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The Monroe County Reporter
Forsyth, Georgia
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February 21, 2018     The Monroe County Reporter
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February 21, 2018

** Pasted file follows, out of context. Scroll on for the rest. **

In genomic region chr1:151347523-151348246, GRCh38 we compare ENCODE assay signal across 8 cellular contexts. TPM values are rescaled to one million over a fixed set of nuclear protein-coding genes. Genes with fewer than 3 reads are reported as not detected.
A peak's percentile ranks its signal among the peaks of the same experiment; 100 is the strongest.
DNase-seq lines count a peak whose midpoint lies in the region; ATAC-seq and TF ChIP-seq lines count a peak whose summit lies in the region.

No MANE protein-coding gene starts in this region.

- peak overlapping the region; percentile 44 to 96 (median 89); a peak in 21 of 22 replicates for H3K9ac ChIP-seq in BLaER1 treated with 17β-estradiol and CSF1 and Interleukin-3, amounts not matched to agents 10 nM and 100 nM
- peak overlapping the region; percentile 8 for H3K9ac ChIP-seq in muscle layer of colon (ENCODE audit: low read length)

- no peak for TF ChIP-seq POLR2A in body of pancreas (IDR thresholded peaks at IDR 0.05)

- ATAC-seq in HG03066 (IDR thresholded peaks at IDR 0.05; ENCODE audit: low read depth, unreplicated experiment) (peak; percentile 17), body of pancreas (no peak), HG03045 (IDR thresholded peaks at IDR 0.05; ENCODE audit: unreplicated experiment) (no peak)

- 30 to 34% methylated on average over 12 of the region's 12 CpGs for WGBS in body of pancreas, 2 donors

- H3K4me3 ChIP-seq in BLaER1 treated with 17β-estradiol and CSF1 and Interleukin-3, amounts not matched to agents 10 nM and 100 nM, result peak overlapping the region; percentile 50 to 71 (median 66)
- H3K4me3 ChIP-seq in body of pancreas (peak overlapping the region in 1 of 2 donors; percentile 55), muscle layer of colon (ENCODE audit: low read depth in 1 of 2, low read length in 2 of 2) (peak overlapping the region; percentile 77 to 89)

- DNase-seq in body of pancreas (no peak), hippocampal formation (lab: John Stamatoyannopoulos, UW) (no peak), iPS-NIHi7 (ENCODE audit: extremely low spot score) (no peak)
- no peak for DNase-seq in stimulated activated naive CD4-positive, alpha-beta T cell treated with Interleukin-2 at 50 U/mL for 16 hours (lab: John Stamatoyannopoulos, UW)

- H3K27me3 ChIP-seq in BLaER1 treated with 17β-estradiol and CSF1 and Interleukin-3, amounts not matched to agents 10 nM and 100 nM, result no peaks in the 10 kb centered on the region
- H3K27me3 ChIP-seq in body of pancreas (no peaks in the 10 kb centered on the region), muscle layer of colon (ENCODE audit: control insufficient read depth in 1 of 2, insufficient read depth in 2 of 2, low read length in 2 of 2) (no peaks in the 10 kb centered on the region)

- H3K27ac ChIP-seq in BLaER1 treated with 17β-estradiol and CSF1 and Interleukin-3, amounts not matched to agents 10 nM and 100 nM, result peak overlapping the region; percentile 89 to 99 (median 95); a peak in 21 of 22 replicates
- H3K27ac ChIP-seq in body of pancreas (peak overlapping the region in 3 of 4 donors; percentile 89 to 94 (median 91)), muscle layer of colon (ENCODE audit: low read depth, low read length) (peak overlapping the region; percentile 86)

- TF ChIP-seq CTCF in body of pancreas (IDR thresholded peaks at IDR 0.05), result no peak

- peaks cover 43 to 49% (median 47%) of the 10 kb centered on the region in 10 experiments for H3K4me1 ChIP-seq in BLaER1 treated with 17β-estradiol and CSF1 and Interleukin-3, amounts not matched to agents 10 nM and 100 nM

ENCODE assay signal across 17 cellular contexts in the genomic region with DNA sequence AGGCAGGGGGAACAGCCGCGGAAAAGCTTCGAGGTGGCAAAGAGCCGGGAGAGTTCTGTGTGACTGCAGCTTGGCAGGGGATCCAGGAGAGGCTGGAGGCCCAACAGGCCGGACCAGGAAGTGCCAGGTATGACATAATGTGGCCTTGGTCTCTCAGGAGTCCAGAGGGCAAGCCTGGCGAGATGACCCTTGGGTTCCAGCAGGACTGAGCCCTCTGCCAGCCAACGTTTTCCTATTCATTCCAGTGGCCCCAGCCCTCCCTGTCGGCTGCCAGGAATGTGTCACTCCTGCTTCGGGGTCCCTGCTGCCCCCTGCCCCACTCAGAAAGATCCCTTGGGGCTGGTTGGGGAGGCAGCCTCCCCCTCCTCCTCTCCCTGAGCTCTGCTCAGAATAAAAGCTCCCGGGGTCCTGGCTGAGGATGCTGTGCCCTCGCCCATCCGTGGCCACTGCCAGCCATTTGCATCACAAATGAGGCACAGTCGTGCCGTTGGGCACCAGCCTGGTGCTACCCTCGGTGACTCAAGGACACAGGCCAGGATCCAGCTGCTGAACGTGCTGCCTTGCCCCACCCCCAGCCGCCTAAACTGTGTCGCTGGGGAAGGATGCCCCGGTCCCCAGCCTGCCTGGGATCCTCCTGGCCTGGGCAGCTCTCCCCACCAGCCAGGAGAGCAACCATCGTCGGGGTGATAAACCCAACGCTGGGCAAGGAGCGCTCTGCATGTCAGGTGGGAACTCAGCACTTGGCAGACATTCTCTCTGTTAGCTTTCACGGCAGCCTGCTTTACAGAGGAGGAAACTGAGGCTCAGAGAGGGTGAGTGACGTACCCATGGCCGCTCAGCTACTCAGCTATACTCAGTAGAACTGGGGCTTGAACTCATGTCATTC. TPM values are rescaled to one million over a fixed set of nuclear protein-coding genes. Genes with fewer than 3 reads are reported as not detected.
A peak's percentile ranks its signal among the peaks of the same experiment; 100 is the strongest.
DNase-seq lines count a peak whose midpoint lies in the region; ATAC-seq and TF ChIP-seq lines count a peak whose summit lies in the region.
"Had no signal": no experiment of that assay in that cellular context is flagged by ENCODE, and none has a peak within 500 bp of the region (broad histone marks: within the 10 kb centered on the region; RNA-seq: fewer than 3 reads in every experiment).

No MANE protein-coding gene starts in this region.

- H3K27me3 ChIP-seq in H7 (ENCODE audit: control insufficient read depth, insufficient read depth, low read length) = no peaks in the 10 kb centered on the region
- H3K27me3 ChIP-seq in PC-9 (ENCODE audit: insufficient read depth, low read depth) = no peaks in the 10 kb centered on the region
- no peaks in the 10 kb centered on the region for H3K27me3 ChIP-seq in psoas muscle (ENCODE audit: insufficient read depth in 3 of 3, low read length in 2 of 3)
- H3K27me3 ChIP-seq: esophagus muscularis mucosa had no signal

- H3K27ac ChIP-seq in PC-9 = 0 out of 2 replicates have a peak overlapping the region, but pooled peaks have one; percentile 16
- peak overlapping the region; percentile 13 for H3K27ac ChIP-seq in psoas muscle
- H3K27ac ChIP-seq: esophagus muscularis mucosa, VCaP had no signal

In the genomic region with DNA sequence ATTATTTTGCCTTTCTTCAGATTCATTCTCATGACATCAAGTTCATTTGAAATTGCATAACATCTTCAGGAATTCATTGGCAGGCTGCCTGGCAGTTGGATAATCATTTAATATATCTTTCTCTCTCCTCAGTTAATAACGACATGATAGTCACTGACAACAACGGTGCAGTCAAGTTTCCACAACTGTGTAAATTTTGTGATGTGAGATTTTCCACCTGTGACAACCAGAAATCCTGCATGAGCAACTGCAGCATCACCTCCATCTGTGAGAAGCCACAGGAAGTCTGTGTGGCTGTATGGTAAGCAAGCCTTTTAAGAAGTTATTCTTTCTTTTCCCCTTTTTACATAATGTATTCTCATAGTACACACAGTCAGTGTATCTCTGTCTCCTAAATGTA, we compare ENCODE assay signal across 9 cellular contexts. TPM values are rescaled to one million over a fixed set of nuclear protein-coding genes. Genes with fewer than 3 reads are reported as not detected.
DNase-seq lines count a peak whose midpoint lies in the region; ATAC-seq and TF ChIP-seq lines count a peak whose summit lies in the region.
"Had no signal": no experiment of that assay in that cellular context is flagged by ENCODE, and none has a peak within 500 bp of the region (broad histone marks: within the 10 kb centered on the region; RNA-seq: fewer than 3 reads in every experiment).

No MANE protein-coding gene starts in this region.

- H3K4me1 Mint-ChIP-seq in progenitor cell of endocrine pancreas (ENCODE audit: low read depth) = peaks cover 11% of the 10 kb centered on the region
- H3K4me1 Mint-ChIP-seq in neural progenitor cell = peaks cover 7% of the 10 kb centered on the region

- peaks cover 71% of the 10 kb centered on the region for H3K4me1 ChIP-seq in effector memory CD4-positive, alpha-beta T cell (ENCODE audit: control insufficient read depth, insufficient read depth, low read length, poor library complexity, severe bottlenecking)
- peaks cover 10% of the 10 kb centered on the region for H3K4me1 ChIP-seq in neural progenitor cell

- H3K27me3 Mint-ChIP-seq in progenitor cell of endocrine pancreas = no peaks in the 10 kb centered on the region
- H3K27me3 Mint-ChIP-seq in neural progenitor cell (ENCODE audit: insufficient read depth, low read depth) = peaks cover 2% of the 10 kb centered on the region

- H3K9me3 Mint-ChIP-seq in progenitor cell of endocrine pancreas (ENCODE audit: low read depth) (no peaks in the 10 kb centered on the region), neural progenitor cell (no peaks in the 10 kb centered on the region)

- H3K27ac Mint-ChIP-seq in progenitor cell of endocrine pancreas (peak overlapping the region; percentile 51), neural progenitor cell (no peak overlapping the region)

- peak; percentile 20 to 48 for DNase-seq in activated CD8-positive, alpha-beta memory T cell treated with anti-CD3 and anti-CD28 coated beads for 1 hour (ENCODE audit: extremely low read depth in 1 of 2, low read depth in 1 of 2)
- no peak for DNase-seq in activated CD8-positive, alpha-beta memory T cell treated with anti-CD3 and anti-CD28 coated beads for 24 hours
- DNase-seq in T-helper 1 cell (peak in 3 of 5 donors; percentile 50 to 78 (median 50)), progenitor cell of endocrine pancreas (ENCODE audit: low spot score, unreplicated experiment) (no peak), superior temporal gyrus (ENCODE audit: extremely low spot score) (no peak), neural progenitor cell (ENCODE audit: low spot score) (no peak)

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February 21, 2018 Page 5A Re orter U- ON THE OUTSIDE LOOKING IN by Don Daniel 0 lhave probably written this before so you might want to turn the volume up because it is worth repeating. A news reporter has a certain format to write a, news story with the lead 1Sara graph answering the who, what, when, where, how and the hardest, why. The "why" is the question that will be bantered around by every news pundit in an attempt to arrive at a plau- sible reason a student would with malice and intent mur- der 17 people. Just moments after the "~ ,~/~ story '%roke" on national television there was that sound in the reporters' voices and look in facial expressions asking why. Closure for an event such as what trans- pired at Stoneman Douglas High School in Parkland, Fla will be a long time coming and the why will be as elusive as the imagination creates. Before the blood dried, the anti-gun fanaticals were attempting to hog the news and their mantra of "do something" will be beaten like a drum. I'm gonna quote a Facebook posting: "In a DUI, we blame the driver. In a bombing, we blame the bomber. In a shoot- ing, we blame the gun?" The future of our nation is in the hands and minds of our young people. The 17 minds that were destroyed will have an impact on our country's future. A time of reasoning and above all, compassion is nec- essary for their and our future to be a part of our his- tory. WILLIE NELSON'S "On The Road Again" is a proper theme song for our county commissioners now that they are going to be taking their "show" on the road with the first being held at the city hall in Culloden last night. Wonder if they had a Sheriff blue light escort? Besides making financial guarantees to the Monroe County Hospital, just last month we paid over $5,000 to the hospital for inmate medical expenses. NOW that our sheriff has been nominated as a U.S. Marshal, an open race for the wanna-be sheriff for the first time in just about forever, you might think there will be no Bittick on the ballot but not this time around. UNBELIEVABLE that the producers of the new Peter Rabbit movie felt they had to apologize over a scene that seems to make tight of food allergies. It was one of the funniest scenes in the movie. Regardless of the apology, I recommend you see '[Peter Rabbit" and '[Paddington". Both will restore or reignite your feel- good feeling. Going to a movie when I was growing up in Harrison was a special treat, with the "movie houses" being in Wrightsville and Sandersville, 20 miles away in opposite directions. It was a Saturday afternoon treat. The first Technicolor movie I remember was "Song Of The South" based on Uncle Remus stories, written by Joel Chandler Harris, who by the way, worked on the newspaper, The Monroe Advertiser, in Forsyth. It was a Walt Disney film. Then there was one of my favorite books that was read to me until I learned to read, "Little Black Sambo". It was a story, and illustrated, about a young Indian boy who outsmarts four tigers that threaten to eat him he turns them into butter. The reason I write about these two, I am sure if "Little Black Sambo" and "Song of the South", were to be re-released, there would be a segment of our society that would condemn, march and boycott both on the basis they were racist. Just like the "food allergist" movie protestors. THE OLDEST business still operating in Monroe County is Castleberry Drug Company which was iden- tiffed in The Question by Susan Parker. She gets a certificate for a dozen Dunkin Donuts, Jonah's cookie, two Lucky Caf egg rolls, Dairy Queen Blizzard, Whistle Stop fried green tomato appetizer, Forsyth Main Street t-shirt, The Pickled Okra sandwich, chips and drink. Here's The Question for this week: Who is Monroe County's top speller according to a "Community 1C" front page story? First correct answer after 12 noon on Thursday gets the goody certificate. IT IS being called a Special Election, but really it is a vote for or against a special 1 percent sales tax for transportation system (infrastructure) to be held on May 22. Both Forsyth Mayor Eric Wilson and Commission Chairman Greg Tapley are in favor of the tax and actively campaigning for it to pass locally. So, far there has been no vocal dissention by other mem- bers of the council or commission. The Mayor and Chairman are promoting five city/ county projects: Bridge replacement on Johnstonville Road at Rocky Creek; West Main Side connection; study of Forsyth truck bypass; Indian Springs/L. Cary Bittick/GPSTC intersection improvement; Widening and resurfacing Montpelier Road and Thornton Road. UNDERSTAND a new business has opened up on the square next to the Grits and had a by-invitation- only "soft" opening on Friday night. Along those same lines, a relatively new business, Sage and Sparrow, will be hosting the Forsyth-Monree County Chamber of Commerce Business After Hours Thursday beginning at 5:30 at 19 E. Johnston St. OF course you are going to be seeing and hearing a lot about the Forsythia Festival, March 10-11. This Saturday you can get your car "forsythiaed" at the local Dairy Queen between 9 a.m. and noon. Don Daniel founded the Reporter in 1972. Email him at mediadr@bellsouth.net. LETTERS TO THE EDITOR O To the editon in Forsyth" in the Feb. 14 paper Will, I'm and I came to realize that, like not sure if you myself, you really only want remember me but what is best for Forsyth-Monroe I just wanted to county as well as for America a minute to herself. Mr. Will, I am a big apologize to you sir. I know you enough man to admit when I'm have no idea what for, so here it wrong so I would like to extend is. I have held a grudge against my deepest apology to you. May you for many years over some- God keep His hand over your thing foolish and not worth men- family and business for as long tioning. I have had ill feelings as 'you want it and thank you for towards you thinking you would your newspaper, my Reporter. print anything to sell newspa- I look forward to reading your pers. However I read your On paper next week as I have every the Porch column, "Papa John's week for I know the last 10 years. I hope you accept my apol- ogy and God bless. Bobby Bunn Jr. Forsyth Editor's note: Bobby, we are not in the habit of getting letters like this. It is much appreciated. Thanks for your honesty and kind words. Of course I forgive you for whatever ill feelings you had. We do sometimes have to print things that make people mad but we always welcome them back as friends and readers. To the editon he Forsyth Woman's Club would like thank our community for another wonderful' Father-Daughter Dance, held at Hubbard Elementary on Saturday, Jan. 27. This was the llth year of this event, and it would not have happened without the support of many people and local businesses. We would like to say a special thank you tb: Hubbard Elementary/Mr. Jay Johnston, principal; United Bank; Alexandra's Formal Wear; Southern Smiles; Middle Georgia Realty/Mrs. Connie Ham; Mr. Will Davis & The Monroe County Reporter; Dairy Queen & Mr. Ronnie Daniel; Lt. Willie Brown; Mr. Curtis Banks; Ms. Georgia Tarpley; Mr. Gary Stark; MPHS Beta Club volunteers; MPHS Key Club volunteers; Reflections Photography Studio/ Ms. Jan Hatten; Mr. Tommy Johnston and State Farm We would especially like to thank all the fathers (or father figures) and daughters and everyone who attended. We appreciate your support of this event. The Forsyth Woman's Club is a service organiza- tion whose goal is to work together to improve our Jennifer Club. community. The money raised through our fundraising efforts goes back to the community in the form of scholar- ships for local senior girls and contributions to local organiza- tions that serve this community and our country. Scholarship applications for the 2018 scholarship(s) will be available soon. Applicants should be senior girls who reside in Monroe County. Thank you again, Forsyth/Monroe County, for another wonderful Father-Daughter Dance! Jennifer Lackley Forsyth Lackley is a member of Forsyth Woman's TAKING A LIKENS by Dale Likens o you think you know football. Well, I'm sure many of you do, just like the young man I spoke of a Jew weeks back. But as I said then, I need to be reminded time and time again that I know so tittle about football. But this I do know. I know who Dike Beede is. Do you? I also know what Dike Beede did to change foot- ball as we now know foot- ball today. Actually, I can just picture a few women, like my wife, saying, '~i know! I know!" Well, please let your husbands think on this question just a little while longer before you sock it to them and dance around the room celebrat~ ing. Let me give them a couple of clues first. Dike Beede coached many years ago at the same university as Jim Tressel, before Jim Tressel coached at Ohio State University. That's one clue. At what univer- sity did both men once coach? Okay! So many of you football fanatics guessed that one. It was the University of Youngstown in Youngstown, Ohio. Give your- selves an "A" on that one. But let's get down to the actual question {{ g ==:! I asked. What did Dwight "Dike" Beede do to change football as we now know football? Well, here is the answer. On Oct. 17, 1941, Dwight '`Dyke" Beede introduced the yellow flag we now see refer- ees throwing onto the field when there is an infraction or penalty on the field. I can just imagine some of you men out there are celebrating your victory because you knew the answer before your wives did. Wives, please make sure your husbands didn't check "Google" (as I did) before they shouted out the answer. The flag was first used in a game against Oklahoma City University at Youngstown's Rayen Stadium. The score of the game? Youngstown Penguins 48 while the Oklahoma City Goldbugs score was 7. Prior to the introduction of the penalty flag, officials used horns and whistles to signal a penalty. Why was the yellow flag so impor- tant? Players were sometimes confused because they would hear a whistle and stop playing and sometimes negate the yardage they might rightfully have gained. Also, fans and media sometimes could not recognize an infraction on the field because they had failed to hear the signal. Here is another question, now that you know Dwight "Dike" Beede introduced the flag to modern football. What color was the original flag? Let me first explain that Dike Beede's wife became known as the "Betsy Ross of Football" because it was she who made the penalty flags for the first college football game which used the flags. What were the colors of the flags? They were brightly colored with white strips from pieces of their daughter's Halloween costume and an old bed sheet. The original flag was 16 inches square. NFL penalty flags were colored white until 1965 when the color was changed to yellow. Well, I must admit that most of the information about the football flag was obtained from my phone by simply saying, "OK, Google!" However! I did have some knowledge ahead of this article Why? Because I graduated from Youngstown State University in ****! Let's just say a few years ago! God bless! Dale Likens is an author who lives in Monroe County. OUR VIEW Monroe County's congressman Austin Scott (R-Ashburn) held his last Town Hall with his constituents in Forsyth (at right) on Aug. 20, 2014, which was 1,281 days ago. Scott defeated incumbent Congressman Jim Marshall in 2010 after Marshall went several years without hosting a Town Hall meeting with his constituents in Forsyth. If you want an opportunity to let Scott know what you want him to do in Congress, call his Washington office at (202) 225-6531 and let him know. When Brian Kemp became secretary of state on Jan. 8, 2010, Terry Scarbor- ough's survey of the Monroe-Bibb county line was on his desk. The law says it's his job to do something with it. But Kemp, an ambitious politician who announced on March 13, 2017 his intention to run for govemor, punted. He announced on Aug. 23, 2011 that he was rejecting the Scarborough survey because he can't be sure it's the original line. Unfortunately, the law gives him no such option. So on March 10, 2014, the Supreme Court ordered him to set the line and resolve the dispute.That was three years ago.The Reporter is devoting this space each week to counting the number of days Kemp has been on the job, and yet not done his job. If you want Kemp to do the job which he's sought three times before he gets a promotion to governor, call his office at (404) 656-2817 and let them know.